The Child in the Family Mass Market Paperback – January 1, 1970
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- Item Weight : 4.8 ounces
- Mass Market Paperback : 160 pages
- ISBN-13 : 978-0380426485
- Publisher : Discus/Avon; Mass Paperback Edition (January 1, 1970)
- Language: : English
- Best Sellers Rank: #2,173,727 in Books (See Top 100 in Books)
- Customer Reviews:
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Just previous to penning my review of this 160 page, indexless book, entitled ''The Child in the Family: The basic principles of the world famous 'Montessori method'" (1956), by Italian physician/psychiatric assistant Maria Montessori, M.D., I attended an Open House at the local Montessori School--one of 7,000 operating in over 120 countries worldwide. At that time I was handed a dossier, called ''MONTESSORI...A Foundation for a Lifetime of Learning'' whose informative materials*, I'll often be quoting from, below. Though not alluded to in that handout, the aforementioned school is private and not-for-profit, eligible for some government subsidies; and has some accreditation. What I had gleaned from that nominal visit at a typical Montessori school, plus, an examination of related remarks on Montessori from those in the psychology of education field, will comprise the preamble to my review of the aforementioned book. Conversely, the review shall basically make apparent what was expressed in the preamble, as I sum up what a Montessori education--as the book's subtitle announces--entails.
Montessori students come from families of diverse backgrounds. The students can be of average or advanced intelligence, autistic, or have Downs Syndrome. The age range for the school's ''pre-Casa'' program is 30 to 36 months, and for their ''Casa'' program, three to six years. Note, however, it has long been understood, as a local, introductory leaflet, ''MONTESSORI SCHOOL...'' 1985), avers ''...a Montessori School is neither a babysitting service nor a play school.'' The costs, according to ''Tuition Fee Schedule for Toddler/Casa Program(s)....''* are not modest--up to $1,000+/month for 5 Full Days/week. The ''Daily Classroom Schedule Sample''* apprises us that the school day, from 8:15 am arrival time to 4 pm dismissal, features classroom work/movement, circle (where pupils greet one another, sing, etc.), outside play, lunch, naptime, and care of environment.
After reading ''Traditional Classroom (vs.) Montessori Environment''* I realized that this was NOT a school featuring the limited, segment driven curriculum of pencil/paper/textbooks and specific subjects, with narrow topics. Nor was it where reticent, immobile pupils are ensconced behind desks and governed by time constraints in a single grade classroom, regardless of anyone's level of social development. Wherein they are subjected to what the academic establishment expects of them, bereft of focus on any special cases. All this for the sake of a good report card. I in fact found that this IS the school where a united, globally cultivated curriculum involving kinesthetic materials (and only one computer--in the library), with integrated mechanisms for monitoring errors, and extensive reference items, are used. Herein flourishing with various combined subjects, learned through developmental psychology principles. Where pupils move freely, conversing and working on continuous time schedules in classes of several age groups, based on how they have developed socially. This school is complaisant to those of all needs. Its assessment of progress addresses the mastery of processes and skills.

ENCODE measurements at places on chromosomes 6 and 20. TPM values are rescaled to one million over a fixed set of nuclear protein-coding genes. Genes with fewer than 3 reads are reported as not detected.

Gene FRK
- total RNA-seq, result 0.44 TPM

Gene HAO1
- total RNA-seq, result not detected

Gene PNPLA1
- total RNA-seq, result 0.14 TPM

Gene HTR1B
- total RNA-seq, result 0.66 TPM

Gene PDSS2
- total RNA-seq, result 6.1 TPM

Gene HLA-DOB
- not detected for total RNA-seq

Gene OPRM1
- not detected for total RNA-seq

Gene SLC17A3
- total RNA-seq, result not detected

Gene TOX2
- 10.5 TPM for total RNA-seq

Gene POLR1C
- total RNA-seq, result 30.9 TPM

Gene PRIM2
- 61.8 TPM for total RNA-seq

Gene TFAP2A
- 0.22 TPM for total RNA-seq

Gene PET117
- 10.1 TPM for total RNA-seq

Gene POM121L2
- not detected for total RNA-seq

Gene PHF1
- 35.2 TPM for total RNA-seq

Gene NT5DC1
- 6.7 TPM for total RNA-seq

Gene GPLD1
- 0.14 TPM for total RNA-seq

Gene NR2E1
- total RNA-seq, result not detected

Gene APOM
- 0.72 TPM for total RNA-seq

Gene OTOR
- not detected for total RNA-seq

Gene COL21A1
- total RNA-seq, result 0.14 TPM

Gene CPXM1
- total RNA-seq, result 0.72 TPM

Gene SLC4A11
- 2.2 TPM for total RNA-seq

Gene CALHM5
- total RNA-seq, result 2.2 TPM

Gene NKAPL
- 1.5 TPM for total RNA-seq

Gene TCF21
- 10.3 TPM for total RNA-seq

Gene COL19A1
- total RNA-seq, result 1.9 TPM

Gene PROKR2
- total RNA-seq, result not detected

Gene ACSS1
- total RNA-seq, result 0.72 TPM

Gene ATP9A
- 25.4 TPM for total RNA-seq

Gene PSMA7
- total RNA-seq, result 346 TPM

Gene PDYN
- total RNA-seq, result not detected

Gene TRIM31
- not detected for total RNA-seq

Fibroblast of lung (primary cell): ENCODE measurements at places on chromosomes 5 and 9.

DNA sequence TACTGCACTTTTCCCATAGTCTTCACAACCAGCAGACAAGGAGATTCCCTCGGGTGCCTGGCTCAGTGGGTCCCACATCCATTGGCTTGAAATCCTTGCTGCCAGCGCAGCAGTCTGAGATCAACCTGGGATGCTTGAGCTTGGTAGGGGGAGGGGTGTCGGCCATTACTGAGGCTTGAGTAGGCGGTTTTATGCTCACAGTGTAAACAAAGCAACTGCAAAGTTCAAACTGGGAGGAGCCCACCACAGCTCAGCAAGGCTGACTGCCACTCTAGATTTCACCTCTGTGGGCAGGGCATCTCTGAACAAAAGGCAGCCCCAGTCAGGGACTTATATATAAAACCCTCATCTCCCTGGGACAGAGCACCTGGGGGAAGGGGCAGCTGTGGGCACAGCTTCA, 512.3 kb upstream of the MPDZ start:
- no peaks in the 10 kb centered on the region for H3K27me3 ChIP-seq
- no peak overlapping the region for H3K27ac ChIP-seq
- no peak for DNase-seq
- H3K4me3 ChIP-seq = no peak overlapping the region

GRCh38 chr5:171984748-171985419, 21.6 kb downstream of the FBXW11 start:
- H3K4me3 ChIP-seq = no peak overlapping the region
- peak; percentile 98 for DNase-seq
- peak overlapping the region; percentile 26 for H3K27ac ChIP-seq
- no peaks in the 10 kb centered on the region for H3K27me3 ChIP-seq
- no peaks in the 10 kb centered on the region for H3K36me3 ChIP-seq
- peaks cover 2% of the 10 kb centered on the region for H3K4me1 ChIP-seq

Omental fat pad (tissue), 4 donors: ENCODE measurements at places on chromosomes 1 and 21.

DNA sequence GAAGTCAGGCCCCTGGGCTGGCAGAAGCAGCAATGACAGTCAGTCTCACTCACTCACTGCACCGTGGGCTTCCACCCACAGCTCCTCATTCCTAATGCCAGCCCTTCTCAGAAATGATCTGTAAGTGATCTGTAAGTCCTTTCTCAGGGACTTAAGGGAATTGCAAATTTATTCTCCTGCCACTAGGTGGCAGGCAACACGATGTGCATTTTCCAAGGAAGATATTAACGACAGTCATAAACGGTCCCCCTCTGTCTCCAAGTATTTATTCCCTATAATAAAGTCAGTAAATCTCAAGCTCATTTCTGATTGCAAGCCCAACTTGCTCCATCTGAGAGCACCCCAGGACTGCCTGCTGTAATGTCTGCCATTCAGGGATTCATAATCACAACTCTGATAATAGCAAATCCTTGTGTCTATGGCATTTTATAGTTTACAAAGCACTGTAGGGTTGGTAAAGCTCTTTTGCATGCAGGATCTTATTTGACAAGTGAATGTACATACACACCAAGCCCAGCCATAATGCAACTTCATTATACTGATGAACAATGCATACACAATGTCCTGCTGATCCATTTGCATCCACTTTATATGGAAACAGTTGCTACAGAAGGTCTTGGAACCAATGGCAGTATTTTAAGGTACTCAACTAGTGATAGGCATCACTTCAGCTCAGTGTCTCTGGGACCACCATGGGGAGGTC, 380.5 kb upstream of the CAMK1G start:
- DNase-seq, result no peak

As the ''Montessori School...Group Presentation''* outlines, their holistic educational agenda features studies in the following (each, I supply, with an example of the diverse array of objects/tools utilized to assist in learning): culture, i.e., geography (also art, history, music and science), with map puzzles; language, with metal insets to guide hands to write; math, with ten red/blue segmented rods for mastering numbers 1-10; practical life, with tables that are washed to develop eye-hand coordination; and sensorial, with coloured tablets for matching and grading shapes of colour. Later, the teacher presents the object(s) involved, with the term that corresponds to each, so that the two can be associated.
Next, I delve educational psychology, to present encomium and criticism of Montessori, with a bit of her input, to objectively enhance our appreciation of her methodology.
Austrian born American psychoanalytic theorist/child psychologist Bruno Bettelheim, Ph.D. (philosophy), (married to a Montessori teacher, and a director of Chicago's Orthogenic School for emotionally disturbed children), in his work, ''Love is not Enough'' (1950), remarked, ''...we are indebted to...Sigmund and Anna Freud...Dewey...and...Montessori, and Piaget....'' Further, German born American child psychoanalyst/developmental psychologist Erik Homburger Erikson, in his volume entitled ''Childhood and Society'' (1951), regarding a six year old schizophrenic girl who experienced difficulties performing tasks by relating body and self to thought, affirmed that ''She learned the letters of the alphabet by drawing them with her fingers, after studying them with...the Montessori touch method.''
British lecturer Paul Strathern, Ph.D. (mathematics/philosophy), in his volume ''Dewey in 90 Minutes'' (2002), states that, educator (and American Psychological Association president, 1899) John Dewey, Ph.D. (philosophy), believed that ''...education...must...be grounded in, experience. Education is not...arid learning...instead...a process of enlightening enquiry.'' Thus in his system enthused, non-disciplinarian instructors were encouraged to trust in and interact with inquisitive and active students. The incertitude of the complex world they experienced could then be surmounted, contingent on each child's individual psychology. Rote learning based on a simplistic stimulus-response model was shunned; rather, it was ascertained, previous experience enhanced stimuli and sensory experience regulated responses. All somewhat similar to what Montessori's methodology--which emphasized cognitive and social development/learning reinforced by the child repeating his work, thereby feeling successful--also eschewed, according to ''Montessori vs. Traditional Education''*: ''Emphasis on Rote Learning and Social Behavior''/''Learning...reinforced externally by repetition, rewards and punishment.'' Interestingly, the schools--by Montessori (born 1850), and Dewey (born 1859)--of whom both its founders died in 1952, were experimental, but organized; both stressed the child's auto-didactic and self-directed actions through independence, geared toward a ''practical life'' found in the occupations (including the home). Montessori therefore found in her classrooms that, in lieu of toys, children opted for child-sized, adult utensils for kitchen chores, cleaning and dressing. Socializing was more important than relating to dolls. She exclaimed, in one of her lectures from India, as found in her 1949 book ''The Absorbent Mind,'' that ''...Dewey...had the idea that in New York...he would be able to buy some small utensils...for...children.... He could find nothing...whatever....existed were numberless toys....'' Dewey believed children had been forgotten and Montessori termed said the ''Forgotten Citizen.'' Yet, the two educators had their differences, but, as her disciple, Madagascar born British philosophy student/teacher E. Mortimer Standing, in his book ''Maria Montessori Her Life and Work'' (1957), assured, ''It would be interesting to trace the affinities and contrasts between...Montessori and...Dewey.... But that would take us too far afield.''